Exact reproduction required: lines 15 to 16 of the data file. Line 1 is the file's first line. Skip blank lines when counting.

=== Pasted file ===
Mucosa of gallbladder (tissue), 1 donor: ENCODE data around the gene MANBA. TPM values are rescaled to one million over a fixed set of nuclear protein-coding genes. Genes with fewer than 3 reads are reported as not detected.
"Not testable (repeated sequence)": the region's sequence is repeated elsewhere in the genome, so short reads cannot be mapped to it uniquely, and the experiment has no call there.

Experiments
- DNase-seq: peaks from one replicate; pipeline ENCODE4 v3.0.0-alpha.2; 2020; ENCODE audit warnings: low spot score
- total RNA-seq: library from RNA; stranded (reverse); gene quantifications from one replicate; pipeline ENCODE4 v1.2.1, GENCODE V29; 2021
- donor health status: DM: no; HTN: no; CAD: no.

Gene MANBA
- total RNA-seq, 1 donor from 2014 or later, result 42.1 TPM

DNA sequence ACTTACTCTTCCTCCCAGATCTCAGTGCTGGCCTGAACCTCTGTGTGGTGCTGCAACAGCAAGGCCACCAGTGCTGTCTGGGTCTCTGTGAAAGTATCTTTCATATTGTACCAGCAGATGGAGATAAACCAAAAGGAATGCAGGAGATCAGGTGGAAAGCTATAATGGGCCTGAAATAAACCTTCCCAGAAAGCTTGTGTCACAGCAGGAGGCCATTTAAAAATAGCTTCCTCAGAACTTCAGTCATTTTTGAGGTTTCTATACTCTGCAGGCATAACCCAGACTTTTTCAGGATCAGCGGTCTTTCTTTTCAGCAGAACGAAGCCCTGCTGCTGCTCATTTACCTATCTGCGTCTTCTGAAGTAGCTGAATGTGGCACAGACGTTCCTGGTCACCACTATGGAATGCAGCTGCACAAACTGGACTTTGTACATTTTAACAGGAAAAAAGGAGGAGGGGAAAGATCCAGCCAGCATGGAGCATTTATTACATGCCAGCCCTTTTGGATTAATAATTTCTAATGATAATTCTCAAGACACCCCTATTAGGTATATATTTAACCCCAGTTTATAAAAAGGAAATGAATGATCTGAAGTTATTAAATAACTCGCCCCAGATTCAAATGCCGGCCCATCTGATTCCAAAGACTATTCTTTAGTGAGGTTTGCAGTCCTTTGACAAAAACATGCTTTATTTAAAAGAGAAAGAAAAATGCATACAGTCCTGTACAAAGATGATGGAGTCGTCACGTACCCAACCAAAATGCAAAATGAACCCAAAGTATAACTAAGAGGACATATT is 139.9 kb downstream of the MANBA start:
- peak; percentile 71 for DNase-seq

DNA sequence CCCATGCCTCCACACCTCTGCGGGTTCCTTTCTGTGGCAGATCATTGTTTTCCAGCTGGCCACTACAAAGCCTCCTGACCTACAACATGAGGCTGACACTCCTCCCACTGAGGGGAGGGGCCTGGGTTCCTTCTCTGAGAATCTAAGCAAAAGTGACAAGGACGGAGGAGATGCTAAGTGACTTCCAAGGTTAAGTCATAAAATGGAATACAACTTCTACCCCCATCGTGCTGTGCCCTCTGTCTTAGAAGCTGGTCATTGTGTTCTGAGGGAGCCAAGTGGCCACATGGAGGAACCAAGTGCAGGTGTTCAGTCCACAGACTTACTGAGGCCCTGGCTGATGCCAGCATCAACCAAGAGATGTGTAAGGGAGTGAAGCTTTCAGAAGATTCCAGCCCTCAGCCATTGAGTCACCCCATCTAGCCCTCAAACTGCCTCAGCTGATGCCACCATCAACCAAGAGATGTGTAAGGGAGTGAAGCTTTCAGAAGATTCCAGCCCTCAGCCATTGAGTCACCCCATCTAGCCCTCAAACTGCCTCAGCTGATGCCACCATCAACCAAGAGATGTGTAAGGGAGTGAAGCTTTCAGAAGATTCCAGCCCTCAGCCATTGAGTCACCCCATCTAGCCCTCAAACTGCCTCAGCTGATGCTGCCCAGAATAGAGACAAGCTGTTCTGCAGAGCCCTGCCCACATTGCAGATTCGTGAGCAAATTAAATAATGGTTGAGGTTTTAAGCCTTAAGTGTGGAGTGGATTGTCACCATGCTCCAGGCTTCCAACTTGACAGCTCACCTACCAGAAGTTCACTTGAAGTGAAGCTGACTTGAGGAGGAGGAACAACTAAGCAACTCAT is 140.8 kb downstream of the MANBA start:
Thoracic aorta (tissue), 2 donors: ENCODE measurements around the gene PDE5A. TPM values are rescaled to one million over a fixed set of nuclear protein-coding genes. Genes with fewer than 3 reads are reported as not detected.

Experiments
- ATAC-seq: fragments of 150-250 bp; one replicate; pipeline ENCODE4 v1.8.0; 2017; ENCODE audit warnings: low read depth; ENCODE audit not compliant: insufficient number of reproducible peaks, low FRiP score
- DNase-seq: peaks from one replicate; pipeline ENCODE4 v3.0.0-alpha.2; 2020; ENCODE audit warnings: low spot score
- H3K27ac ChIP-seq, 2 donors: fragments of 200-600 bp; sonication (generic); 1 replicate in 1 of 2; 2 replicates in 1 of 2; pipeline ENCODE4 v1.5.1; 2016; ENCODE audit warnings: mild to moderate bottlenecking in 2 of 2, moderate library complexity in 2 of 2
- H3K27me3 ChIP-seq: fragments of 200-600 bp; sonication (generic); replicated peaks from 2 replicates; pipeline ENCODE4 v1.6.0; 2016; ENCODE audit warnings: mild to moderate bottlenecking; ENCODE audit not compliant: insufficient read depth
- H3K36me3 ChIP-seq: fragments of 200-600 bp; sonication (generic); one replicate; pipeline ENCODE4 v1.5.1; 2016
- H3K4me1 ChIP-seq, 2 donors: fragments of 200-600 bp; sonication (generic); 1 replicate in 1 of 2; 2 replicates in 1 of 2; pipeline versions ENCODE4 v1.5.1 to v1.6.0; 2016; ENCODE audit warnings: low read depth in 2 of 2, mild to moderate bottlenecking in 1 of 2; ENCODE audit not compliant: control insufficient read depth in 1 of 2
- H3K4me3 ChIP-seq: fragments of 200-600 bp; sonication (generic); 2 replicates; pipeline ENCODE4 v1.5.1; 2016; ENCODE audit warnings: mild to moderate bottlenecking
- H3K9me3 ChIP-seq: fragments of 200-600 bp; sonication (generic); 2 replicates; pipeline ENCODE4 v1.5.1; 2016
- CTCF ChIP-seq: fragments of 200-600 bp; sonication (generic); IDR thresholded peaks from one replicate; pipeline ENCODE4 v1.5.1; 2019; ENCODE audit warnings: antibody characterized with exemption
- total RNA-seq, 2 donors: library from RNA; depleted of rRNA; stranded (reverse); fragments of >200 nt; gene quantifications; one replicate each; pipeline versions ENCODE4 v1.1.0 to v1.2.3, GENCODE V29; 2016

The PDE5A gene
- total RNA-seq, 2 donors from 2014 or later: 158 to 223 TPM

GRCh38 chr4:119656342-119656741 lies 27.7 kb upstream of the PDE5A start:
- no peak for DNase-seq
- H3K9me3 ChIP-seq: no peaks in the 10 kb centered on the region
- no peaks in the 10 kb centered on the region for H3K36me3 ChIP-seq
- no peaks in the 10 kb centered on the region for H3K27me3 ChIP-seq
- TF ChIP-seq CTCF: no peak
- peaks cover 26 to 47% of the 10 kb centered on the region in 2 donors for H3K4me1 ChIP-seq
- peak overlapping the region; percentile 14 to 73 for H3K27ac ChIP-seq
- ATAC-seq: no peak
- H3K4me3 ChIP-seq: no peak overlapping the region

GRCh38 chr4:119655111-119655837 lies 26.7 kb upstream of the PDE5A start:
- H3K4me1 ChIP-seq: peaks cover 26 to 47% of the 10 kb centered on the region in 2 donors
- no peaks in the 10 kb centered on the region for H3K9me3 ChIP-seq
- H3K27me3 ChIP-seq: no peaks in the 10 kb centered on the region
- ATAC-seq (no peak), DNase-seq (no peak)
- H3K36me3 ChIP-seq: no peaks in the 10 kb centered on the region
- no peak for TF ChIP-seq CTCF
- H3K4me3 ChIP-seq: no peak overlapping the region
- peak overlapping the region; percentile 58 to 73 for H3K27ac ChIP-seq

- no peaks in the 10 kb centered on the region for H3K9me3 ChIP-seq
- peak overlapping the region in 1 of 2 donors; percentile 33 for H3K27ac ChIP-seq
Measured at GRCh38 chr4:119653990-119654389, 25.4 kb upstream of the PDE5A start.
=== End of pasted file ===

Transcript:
- DNase-seq: peaks from one replicate; pipeline ENCODE4 v3.0.0-alpha.2; 2020; ENCODE audit warnings: low spot score
- H3K27ac ChIP-seq, 2 donors: fragments of 200-600 bp; sonication (generic); 1 replicate in 1 of 2; 2 replicates in 1 of 2; pipeline ENCODE4 v1.5.1; 2016; ENCODE audit warnings: mild to moderate bottlenecking in 2 of 2, moderate library complexity in 2 of 2